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Unconstitutional University of Houston-Downtown policy bans ‘offensive’ emails

Speech Code of the Month November 2022

What speech “could be construed as abusive or offensive”? The better question is what speech couldn’t be construed as such. This language is unconstitutionally vague: For that reason, a University of Houston-Downtown policy that bans offensive speech is putting students’ rights in danger. 

UHD’s student handbook states that students “shall not” use their university email to send messages or postings “that may be used to intimidate, harass, create an offensive atmosphere, or that could be construed as abusive or offensive.” 

This policy — maintained by a public university bound by the First Amendment — has earned its place as FIRE’s Speech Code of the Month for November. 

Deciding what speech is considered abusive or offensive is entirely subjective. As a result, a government ban on offensive speech requires the person who administers it to discriminate based on viewpoint — something the Supreme Court has struck down as unconstitutional, time and time again. 

As the University of Houston system knows all too well, it’s best to revise these issues before a First Amendment lawsuit hits.

For example, in Texas v. Johnson, the Court wrote: “If there is a bedrock principle underlying the First Amendment, it is that the government may not prohibit the expression of an idea simply because society finds the idea itself offensive or disagreeable.”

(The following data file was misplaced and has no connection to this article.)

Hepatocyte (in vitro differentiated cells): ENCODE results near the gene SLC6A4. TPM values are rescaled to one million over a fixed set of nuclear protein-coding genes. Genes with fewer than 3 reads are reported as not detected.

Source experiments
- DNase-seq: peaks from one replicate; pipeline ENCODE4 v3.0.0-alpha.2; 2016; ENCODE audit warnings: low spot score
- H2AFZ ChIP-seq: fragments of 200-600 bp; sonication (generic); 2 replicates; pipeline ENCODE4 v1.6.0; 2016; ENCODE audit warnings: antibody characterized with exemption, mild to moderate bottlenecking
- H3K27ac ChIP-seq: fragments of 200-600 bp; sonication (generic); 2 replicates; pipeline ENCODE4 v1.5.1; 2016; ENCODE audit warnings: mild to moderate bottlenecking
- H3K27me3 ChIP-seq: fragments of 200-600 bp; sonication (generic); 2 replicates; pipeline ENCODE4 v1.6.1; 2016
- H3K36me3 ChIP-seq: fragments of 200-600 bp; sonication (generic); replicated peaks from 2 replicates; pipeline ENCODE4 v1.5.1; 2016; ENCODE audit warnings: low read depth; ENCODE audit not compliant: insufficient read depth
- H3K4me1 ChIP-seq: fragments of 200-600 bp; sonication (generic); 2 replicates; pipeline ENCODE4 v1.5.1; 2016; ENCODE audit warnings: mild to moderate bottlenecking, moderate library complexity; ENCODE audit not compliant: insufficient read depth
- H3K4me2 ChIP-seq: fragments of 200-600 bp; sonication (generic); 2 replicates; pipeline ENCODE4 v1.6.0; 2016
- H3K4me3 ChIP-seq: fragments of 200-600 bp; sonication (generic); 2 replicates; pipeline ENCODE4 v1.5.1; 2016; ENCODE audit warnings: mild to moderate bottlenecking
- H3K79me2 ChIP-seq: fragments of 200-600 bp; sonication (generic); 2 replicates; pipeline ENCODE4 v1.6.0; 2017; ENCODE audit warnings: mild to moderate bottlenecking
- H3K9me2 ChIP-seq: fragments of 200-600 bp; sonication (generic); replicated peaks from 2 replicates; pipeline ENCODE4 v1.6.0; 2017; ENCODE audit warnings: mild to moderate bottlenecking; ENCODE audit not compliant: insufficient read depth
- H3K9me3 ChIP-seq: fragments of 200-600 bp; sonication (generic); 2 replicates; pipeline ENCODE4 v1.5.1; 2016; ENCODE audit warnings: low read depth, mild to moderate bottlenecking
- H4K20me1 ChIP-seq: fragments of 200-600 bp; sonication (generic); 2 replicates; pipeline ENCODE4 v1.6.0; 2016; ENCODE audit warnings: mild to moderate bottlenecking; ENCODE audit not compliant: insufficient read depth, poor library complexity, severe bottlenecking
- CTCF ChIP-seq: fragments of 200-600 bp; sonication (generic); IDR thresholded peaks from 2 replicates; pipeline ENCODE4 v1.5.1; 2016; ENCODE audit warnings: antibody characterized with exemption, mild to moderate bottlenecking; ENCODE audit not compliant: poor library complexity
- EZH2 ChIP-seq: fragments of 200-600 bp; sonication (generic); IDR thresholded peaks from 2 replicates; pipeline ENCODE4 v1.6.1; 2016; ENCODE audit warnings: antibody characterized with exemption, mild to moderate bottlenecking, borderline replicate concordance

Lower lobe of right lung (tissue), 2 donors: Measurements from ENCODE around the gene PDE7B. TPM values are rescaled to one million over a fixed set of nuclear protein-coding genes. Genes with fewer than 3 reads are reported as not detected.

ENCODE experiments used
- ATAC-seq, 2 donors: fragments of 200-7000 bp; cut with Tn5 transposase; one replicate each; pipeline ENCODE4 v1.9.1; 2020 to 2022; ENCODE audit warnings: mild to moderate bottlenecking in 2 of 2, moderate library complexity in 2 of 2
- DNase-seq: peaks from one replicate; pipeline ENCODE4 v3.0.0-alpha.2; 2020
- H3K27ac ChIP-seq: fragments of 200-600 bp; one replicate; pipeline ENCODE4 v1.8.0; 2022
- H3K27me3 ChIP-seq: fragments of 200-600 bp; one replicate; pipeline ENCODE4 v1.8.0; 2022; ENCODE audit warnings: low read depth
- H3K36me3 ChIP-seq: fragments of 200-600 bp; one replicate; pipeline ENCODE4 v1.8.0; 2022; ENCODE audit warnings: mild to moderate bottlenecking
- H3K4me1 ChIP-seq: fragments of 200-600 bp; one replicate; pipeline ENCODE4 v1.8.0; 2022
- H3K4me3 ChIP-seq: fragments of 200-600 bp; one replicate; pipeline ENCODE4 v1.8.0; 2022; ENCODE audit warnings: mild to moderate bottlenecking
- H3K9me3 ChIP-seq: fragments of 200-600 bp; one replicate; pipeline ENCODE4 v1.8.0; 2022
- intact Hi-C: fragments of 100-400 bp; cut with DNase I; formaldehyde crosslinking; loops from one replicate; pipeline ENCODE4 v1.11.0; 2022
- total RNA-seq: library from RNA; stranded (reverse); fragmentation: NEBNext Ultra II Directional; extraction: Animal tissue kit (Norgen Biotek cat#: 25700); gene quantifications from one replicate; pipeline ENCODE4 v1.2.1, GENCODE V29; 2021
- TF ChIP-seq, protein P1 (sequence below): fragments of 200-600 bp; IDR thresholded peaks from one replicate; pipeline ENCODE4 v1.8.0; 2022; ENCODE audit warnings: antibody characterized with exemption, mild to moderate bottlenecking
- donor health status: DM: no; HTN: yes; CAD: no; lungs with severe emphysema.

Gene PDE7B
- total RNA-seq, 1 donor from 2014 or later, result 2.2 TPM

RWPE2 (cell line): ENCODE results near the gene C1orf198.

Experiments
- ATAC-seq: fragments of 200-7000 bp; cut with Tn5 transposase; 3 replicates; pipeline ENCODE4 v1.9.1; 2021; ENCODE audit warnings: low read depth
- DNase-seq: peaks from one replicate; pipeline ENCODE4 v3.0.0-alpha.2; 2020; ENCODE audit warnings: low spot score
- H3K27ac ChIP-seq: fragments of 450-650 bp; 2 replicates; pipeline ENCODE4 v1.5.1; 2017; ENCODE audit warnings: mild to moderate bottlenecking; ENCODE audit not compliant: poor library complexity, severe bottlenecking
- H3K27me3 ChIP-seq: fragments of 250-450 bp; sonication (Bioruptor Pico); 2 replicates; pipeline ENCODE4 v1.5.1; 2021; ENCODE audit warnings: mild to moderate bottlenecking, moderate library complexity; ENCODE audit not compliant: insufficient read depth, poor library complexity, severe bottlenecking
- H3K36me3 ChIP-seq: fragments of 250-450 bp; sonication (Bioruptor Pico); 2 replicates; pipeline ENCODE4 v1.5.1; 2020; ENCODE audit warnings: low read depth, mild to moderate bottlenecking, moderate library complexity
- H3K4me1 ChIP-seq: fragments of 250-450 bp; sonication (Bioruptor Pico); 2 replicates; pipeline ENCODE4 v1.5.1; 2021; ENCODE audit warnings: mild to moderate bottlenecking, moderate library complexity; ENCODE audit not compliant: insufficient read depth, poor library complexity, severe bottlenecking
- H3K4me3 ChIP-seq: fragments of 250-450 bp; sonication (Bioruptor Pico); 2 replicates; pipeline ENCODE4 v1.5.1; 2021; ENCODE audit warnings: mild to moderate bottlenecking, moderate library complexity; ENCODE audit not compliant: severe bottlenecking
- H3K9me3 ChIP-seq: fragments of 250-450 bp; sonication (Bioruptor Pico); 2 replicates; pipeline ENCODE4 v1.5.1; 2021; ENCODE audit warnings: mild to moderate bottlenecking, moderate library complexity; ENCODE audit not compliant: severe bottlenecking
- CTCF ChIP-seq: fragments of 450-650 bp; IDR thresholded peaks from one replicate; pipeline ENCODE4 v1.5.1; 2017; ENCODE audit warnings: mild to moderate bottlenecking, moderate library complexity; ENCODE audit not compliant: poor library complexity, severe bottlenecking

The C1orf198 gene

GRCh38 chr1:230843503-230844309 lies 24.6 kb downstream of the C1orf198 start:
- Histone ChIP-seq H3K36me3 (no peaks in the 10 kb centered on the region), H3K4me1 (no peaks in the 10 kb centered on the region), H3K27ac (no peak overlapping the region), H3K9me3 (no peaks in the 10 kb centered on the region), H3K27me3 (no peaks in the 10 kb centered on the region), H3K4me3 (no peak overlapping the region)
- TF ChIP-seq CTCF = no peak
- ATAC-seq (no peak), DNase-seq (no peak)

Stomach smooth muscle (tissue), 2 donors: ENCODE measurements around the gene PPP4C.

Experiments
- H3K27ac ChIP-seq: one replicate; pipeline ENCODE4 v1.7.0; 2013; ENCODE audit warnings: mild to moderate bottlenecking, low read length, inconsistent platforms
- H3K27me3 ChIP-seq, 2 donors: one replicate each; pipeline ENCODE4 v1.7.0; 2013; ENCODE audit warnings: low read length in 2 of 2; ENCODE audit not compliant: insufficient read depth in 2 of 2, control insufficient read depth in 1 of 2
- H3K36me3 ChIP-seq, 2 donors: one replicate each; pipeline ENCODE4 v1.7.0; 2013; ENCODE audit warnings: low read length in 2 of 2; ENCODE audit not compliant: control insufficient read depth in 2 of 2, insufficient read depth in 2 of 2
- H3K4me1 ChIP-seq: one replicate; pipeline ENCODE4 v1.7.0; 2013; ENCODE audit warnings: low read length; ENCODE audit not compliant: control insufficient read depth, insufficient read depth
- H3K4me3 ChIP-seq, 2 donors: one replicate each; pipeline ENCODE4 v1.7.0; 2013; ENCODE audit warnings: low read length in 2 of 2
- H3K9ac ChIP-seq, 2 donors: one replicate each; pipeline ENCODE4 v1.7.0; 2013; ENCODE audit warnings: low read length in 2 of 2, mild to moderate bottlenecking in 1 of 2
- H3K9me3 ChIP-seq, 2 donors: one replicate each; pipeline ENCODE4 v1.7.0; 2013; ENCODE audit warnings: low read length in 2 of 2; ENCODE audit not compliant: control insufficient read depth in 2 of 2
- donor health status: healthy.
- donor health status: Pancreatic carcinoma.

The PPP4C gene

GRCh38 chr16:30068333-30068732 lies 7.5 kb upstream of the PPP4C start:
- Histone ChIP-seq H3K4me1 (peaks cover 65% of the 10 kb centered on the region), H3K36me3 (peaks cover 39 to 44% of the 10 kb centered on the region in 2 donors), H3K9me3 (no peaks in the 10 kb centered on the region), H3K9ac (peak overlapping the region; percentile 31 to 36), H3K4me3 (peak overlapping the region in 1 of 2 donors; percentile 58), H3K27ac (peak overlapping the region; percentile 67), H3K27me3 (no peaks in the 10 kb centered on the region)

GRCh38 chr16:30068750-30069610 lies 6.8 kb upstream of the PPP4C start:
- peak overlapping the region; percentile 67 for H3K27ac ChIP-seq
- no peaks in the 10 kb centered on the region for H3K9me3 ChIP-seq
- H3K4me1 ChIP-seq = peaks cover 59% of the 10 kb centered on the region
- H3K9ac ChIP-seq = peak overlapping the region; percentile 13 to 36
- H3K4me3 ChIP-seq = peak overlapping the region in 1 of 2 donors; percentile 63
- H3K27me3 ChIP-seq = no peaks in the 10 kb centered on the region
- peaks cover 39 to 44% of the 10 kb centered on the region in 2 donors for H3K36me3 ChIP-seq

This principle applies just as much to expression through online messages or postings as it does to in-person speech on campus. 

And the part of the policy that bans messages or postings that could be used to create an offensive atmosphere is chilling as well. If someone forwards your email to another student, and that student thinks it creates an offensive atmosphere, are you in trouble too?

Realistically, there’s no way UHD is cracking down on every potentially offensive email sent with a UHD email address; that would be impossible. But a policy like this makes it all too easy for the administration to target disfavored points of view, or to build a case against a “problem” student. Because it is so clearly and substantially restrictive, it earns FIRE’s worst, “red light” rating for policies regulating expression, putting UHD in the bottom 12% of public schools FIRE rates.

UHD must revise this policy to narrowly target speech and conduct that aren’t protected by the First Amendment, like true threats and harassment. FIRE’s Model Code of Student Conduct and page of model policies maintained by other universities are a good start, and FIRE’s policy reform team is happy to consult one-on-one with UHD and other universities to revise their policies — free of charge. 

As the University of Houston system knows all too well, it’s best to revise these issues before a First Amendment lawsuit hits.

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